93. BBQ every night for a week.
94. Spend a whole night out at a martini bar. [COMPLETE! Helsinki, followed by randomness. April 30, 2004]
95. Go for a Boyz night out in downtown Montreal.
96. Get British citizenship.
97. Get British passport.
98. Officially add mother’s maiden name as a middle name
99. Settle up transcript bill with university
100. Buy Lego Millennium Falcon
101. Avoid reading any more spoilers for Star Wars Epsiode III. This one might be the hardest of all… [COMPLETE! Palpatine vs. Yoda! Cool! May 24, 2005]

Wish me luck!

Thursday, February 26, 2004

Burn Baby, Burn

Two nights in a row, I've been up burning the midnight oil, as it were.

Wondering where this phrase came from (and procrastinatng), I dredged up this part of a poem by Frances Quarles in 1635:

"We spend our midday sweat, our midnight oil; 
We tire the night in thought, the day in toil"

Nice quote. It goes back to the days when instead of flicking on a switch, people squeezed wads of whale blubber into cans and sparked it up. And back in those days, lamp oil didn't come cheap. If you were up all night burning it, you werre either a shameless moneybags or a reckless idiot; the latter of which still applies to yours truly, here in the 21st Century.

But personally, I can't help but think of a fiery Peter Garrett running around in circles. Maybe that's what happened to all his hair?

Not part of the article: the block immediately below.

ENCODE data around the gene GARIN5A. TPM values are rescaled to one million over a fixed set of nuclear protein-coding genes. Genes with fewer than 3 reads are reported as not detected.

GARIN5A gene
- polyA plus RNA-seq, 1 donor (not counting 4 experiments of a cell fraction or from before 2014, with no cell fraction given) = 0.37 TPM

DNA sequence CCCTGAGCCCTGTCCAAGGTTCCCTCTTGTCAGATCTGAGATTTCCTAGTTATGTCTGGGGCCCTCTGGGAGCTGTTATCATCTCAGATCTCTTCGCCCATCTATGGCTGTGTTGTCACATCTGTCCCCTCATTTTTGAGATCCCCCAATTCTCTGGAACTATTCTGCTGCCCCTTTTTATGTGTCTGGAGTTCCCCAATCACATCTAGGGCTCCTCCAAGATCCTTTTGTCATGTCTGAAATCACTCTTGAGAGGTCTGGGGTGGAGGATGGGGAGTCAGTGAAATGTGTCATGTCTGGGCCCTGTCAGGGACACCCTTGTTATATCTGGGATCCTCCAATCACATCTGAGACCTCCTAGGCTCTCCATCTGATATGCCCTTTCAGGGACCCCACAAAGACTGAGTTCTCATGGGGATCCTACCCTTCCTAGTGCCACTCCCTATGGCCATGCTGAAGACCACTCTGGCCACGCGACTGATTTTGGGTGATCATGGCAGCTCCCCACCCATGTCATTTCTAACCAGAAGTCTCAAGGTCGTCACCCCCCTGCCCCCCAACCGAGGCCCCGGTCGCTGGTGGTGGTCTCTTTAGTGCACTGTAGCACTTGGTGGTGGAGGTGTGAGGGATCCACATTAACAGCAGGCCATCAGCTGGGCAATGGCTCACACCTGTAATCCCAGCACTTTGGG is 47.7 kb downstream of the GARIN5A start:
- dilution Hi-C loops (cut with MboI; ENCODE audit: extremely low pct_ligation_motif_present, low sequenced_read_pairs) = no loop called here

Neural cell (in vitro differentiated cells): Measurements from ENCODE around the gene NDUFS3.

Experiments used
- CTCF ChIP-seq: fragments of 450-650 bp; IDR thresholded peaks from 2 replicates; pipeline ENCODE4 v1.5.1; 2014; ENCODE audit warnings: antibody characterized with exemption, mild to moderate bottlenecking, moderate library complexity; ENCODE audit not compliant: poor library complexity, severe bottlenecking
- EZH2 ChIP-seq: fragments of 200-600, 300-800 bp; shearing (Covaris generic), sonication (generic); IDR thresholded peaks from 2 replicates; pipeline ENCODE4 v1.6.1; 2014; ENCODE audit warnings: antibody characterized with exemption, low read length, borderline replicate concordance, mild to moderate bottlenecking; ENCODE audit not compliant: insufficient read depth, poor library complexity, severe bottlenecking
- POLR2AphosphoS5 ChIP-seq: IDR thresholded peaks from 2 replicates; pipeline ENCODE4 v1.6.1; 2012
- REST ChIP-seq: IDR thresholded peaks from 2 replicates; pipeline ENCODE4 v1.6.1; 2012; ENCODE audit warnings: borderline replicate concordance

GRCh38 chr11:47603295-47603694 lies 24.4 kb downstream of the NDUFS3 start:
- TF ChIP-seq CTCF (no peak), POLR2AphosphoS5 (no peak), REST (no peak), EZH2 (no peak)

Tuesday, February 24, 2004

Further Refinement

If you're jumping on now, this post might make more sense if you read the one that preceded it, "North America is Boring."

I've been talking with a few people since I wrote my post yesterday. Sometimes it helps to let ideas flow freely onto a page, and sometimes it helps even more to go back and refine those ideas a little bit.

Okay, so the first comment I was hearing is the chicken-and-the-egg phenomenon. As in, the connection between travel and an emotional and spiritual growth following that travel IS a factor and is important for very many people, but what's more important is that personality seems to be a determining factor. The people who travel to exotic lands and make the most out of it are the kinds of people who are looking for adventure. At the same time, there are plenty of people who travel (for work or whatever) who HATE it, who are much happier at home where things are simple and predictable and comfortable. So really, it depends on what kind of person you are. I happen to be one of those people who NEEDS to travel. I know I'm not the only one, but upon further reflection, I realize that there are other kinds of people out there.

Further, you can become complacent and atrophy anywhere in the world if you never go out and do anything. You could be in the most wonderful, beautiful, exotic place in the world and waste all your time playing video games and sleeping. It all depends on how you spend your time and how you exercise your opportunities that's important. If you let yourself be bored in one place, chances are that only moving where you live isn't enough. Sure, things will be new and exciting for a while, but you'll soon slip into your old patterns in no time flat. But also, making a blanket statement that nobody has a problem with patterns and cookie cutter lives outside of North America simply isn't true. You'll find people like that living in every country of the world, I'm sure. Or so I'm told.